JOHANNESBURG (AFP) - South Africa on Monday (June 6) sought to allay fears after Washington warned Americans of a possibly imminent terror attack by Islamic extremists in the country's major cities.
"We remain a strong and stable democratic country and there is no immediate danger," State Security Minister David Mahlobo said in a statement.
The United States on Saturday said it had received information that terrorist groups were planning to carry out attacks in South Africa during the Muslim holy month of Ramadan.
The warning said attacks may target sites frequented by US citizens, including high-end shopping areas and malls in the economic hub of Johannesburg and Cape Town, which is popular with tourists.
It came against the background of the Islamic State group's "public call for its adherents to carry out terrorist attacks globally during the upcoming month of Ramadan," the US embassy in South Africa said.
One of South Africa's largest shopping centres, Sandton City in Johannesburg, said it was taking the warning seriously.
Along with several other malls, it is "on high alert and additional security measures have been implemented", said Nomzamo Radebe, CEO of JHI Retail which owns Sandton City.
But the South African government has played down the threat.
State security ministry spokesman Brian Dube told AFP that authorities have not stepped up security following the alert.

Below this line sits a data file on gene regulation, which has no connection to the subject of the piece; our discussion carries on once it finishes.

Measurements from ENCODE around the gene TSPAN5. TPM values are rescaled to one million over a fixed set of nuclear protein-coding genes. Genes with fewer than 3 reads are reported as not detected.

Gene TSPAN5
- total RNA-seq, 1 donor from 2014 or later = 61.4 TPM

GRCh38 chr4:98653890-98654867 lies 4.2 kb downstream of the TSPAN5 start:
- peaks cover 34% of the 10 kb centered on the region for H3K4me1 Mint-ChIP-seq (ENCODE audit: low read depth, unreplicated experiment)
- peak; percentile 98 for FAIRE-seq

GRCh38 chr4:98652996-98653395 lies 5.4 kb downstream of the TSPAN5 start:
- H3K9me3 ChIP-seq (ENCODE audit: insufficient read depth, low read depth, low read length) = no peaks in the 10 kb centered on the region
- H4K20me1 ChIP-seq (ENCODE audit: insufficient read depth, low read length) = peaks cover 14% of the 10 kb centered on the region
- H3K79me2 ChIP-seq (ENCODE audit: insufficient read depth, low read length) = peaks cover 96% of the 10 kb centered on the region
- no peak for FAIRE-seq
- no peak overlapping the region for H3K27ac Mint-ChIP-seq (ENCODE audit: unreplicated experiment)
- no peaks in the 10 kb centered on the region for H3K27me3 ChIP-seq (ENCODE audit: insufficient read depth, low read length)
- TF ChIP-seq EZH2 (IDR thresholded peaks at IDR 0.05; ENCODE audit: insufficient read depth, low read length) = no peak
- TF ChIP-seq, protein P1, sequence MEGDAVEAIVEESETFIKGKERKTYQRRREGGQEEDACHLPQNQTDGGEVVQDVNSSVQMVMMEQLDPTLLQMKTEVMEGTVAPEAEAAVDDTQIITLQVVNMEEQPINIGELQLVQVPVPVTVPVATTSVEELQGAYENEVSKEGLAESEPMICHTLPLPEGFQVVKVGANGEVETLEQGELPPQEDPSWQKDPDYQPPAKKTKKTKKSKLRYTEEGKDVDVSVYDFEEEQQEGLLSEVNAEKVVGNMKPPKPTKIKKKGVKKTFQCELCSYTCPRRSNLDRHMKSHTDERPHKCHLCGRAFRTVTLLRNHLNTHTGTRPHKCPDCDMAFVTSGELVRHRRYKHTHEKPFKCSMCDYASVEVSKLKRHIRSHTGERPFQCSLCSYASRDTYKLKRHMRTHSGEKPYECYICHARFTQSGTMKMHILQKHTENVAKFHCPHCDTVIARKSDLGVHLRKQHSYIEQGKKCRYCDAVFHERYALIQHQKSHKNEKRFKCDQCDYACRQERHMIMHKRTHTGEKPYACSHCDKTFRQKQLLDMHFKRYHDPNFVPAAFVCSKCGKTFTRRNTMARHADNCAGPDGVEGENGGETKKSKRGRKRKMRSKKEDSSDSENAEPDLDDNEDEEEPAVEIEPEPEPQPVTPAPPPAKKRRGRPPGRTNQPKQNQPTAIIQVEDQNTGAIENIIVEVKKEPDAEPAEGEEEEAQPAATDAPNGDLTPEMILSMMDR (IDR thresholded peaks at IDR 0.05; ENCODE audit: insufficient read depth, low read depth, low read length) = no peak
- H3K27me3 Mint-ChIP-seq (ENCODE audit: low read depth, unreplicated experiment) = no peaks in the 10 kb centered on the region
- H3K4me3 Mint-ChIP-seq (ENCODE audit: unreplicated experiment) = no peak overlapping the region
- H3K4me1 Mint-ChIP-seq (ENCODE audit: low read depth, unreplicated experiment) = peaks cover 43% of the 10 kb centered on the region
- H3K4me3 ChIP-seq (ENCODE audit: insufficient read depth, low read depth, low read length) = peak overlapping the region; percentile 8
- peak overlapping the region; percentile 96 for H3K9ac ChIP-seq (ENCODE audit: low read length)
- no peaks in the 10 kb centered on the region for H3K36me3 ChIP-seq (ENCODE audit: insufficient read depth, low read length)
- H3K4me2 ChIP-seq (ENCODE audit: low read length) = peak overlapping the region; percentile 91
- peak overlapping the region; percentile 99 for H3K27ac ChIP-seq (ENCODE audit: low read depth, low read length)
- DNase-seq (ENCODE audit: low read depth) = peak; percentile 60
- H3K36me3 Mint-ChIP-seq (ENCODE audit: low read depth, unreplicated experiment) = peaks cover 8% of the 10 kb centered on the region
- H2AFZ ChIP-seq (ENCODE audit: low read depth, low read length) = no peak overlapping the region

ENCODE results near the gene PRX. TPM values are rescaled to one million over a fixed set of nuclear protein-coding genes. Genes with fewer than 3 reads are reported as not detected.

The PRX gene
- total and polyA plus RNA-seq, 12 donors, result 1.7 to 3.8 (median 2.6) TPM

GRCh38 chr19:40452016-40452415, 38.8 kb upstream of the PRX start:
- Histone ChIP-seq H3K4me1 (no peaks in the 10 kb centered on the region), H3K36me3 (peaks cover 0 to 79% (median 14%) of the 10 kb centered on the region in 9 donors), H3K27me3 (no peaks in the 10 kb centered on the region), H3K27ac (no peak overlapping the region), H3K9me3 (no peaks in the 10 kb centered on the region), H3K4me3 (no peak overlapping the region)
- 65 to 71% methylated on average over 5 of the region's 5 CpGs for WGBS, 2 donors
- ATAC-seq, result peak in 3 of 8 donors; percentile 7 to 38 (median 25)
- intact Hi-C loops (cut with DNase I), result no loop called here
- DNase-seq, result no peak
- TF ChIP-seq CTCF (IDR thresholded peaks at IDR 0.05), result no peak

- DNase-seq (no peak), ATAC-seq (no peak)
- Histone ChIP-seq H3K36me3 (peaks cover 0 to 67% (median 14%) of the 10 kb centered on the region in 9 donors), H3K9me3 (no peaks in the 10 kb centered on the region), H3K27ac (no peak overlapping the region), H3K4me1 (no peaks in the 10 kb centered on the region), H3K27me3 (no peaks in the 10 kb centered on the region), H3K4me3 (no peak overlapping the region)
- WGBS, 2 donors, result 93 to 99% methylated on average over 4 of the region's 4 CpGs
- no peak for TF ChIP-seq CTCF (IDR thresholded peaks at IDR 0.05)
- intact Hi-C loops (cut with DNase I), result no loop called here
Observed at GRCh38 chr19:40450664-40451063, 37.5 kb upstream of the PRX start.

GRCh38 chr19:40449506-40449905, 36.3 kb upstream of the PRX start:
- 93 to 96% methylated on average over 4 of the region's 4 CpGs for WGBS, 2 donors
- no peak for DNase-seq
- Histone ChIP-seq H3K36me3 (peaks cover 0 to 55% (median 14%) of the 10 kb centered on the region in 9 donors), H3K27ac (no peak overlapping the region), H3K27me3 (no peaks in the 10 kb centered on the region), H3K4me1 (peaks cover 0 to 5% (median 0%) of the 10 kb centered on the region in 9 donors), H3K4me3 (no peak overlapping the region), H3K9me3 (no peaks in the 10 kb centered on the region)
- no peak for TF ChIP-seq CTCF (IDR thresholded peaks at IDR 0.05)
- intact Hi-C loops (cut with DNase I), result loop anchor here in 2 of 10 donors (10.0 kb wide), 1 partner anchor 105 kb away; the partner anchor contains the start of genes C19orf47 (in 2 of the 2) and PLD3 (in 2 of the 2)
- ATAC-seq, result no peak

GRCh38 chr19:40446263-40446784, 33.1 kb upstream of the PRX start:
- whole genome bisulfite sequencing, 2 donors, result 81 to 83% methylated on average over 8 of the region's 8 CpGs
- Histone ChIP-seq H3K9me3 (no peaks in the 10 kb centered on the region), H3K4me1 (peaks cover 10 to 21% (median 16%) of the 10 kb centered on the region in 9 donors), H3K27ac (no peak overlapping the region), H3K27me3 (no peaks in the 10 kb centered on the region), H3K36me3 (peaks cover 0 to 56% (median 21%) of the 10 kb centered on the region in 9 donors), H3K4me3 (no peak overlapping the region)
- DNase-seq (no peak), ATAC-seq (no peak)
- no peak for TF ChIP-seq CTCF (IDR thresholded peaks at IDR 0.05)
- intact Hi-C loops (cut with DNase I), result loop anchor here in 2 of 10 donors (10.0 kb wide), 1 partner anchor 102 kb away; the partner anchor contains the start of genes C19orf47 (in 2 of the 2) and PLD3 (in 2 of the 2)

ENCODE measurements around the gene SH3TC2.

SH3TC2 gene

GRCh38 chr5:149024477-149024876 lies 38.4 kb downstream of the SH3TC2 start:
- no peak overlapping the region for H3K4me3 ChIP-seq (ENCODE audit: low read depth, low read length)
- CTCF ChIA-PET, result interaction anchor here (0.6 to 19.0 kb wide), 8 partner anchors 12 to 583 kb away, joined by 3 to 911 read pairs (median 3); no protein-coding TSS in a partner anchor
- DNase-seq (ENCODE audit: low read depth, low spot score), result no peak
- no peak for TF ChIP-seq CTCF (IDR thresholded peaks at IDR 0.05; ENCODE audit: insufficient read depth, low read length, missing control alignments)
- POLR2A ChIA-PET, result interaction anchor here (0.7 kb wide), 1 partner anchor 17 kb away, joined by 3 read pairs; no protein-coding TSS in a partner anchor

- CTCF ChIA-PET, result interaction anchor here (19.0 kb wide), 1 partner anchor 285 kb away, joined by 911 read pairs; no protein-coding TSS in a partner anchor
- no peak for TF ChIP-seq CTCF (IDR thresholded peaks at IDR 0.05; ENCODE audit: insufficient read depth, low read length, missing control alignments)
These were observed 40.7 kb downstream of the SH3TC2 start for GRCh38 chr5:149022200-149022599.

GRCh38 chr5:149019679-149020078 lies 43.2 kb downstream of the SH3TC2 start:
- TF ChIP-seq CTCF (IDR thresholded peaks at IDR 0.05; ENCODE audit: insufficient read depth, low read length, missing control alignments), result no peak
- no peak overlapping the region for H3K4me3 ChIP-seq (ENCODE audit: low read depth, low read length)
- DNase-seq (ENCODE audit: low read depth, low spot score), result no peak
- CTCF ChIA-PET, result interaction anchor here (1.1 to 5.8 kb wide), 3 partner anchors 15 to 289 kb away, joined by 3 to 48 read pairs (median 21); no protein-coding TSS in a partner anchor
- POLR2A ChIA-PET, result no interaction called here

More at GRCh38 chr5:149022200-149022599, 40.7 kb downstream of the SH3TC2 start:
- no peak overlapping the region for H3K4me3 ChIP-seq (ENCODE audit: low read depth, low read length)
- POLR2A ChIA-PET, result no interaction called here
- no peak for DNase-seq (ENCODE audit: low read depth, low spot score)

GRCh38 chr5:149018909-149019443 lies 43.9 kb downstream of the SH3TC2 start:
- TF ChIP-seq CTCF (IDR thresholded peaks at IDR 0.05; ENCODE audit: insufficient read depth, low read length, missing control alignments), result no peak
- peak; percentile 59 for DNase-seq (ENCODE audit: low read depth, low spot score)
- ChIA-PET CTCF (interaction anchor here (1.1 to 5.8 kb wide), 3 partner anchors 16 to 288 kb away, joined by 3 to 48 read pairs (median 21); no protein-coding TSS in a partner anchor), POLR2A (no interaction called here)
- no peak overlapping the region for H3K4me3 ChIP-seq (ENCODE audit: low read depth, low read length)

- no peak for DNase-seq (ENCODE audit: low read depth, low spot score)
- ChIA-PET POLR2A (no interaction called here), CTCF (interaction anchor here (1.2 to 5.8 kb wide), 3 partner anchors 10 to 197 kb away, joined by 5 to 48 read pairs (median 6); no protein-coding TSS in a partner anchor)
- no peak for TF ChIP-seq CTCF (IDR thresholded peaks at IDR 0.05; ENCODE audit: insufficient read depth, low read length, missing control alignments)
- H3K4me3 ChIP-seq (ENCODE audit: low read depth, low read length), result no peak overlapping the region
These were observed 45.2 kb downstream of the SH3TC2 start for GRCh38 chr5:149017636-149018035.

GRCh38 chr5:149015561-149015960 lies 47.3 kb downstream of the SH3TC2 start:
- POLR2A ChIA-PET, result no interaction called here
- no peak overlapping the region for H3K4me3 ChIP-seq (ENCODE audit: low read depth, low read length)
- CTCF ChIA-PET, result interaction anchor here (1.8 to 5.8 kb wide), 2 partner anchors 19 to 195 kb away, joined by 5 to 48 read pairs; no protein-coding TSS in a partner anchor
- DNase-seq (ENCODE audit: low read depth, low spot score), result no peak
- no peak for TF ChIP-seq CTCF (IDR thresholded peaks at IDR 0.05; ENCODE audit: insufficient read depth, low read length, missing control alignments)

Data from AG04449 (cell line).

"We have not come to a situation where we have to change our national threat level," Dube said.
"Our information has not necessarily confirmed what has been raised by the Americans," he added.
The United States regularly warns its citizens around the world to beware of terror attacks, but the weekend's note was specific about the targets and the imminence of the threat.
This is the second alert it has issued for South Africa in under a year.
South Africa has so far escaped the jihadist attacks seen in several other African countries.
"We don't have a history of terrorism here, we have got a foreign policy that's quite neutral, we don't engage in any counter-insurgency operations either on the continent or elsewhere that would place us in at risk of retaliatory attacks," said Ryan Cummings, an analyst with Cape Town-based Signal Risk think tank.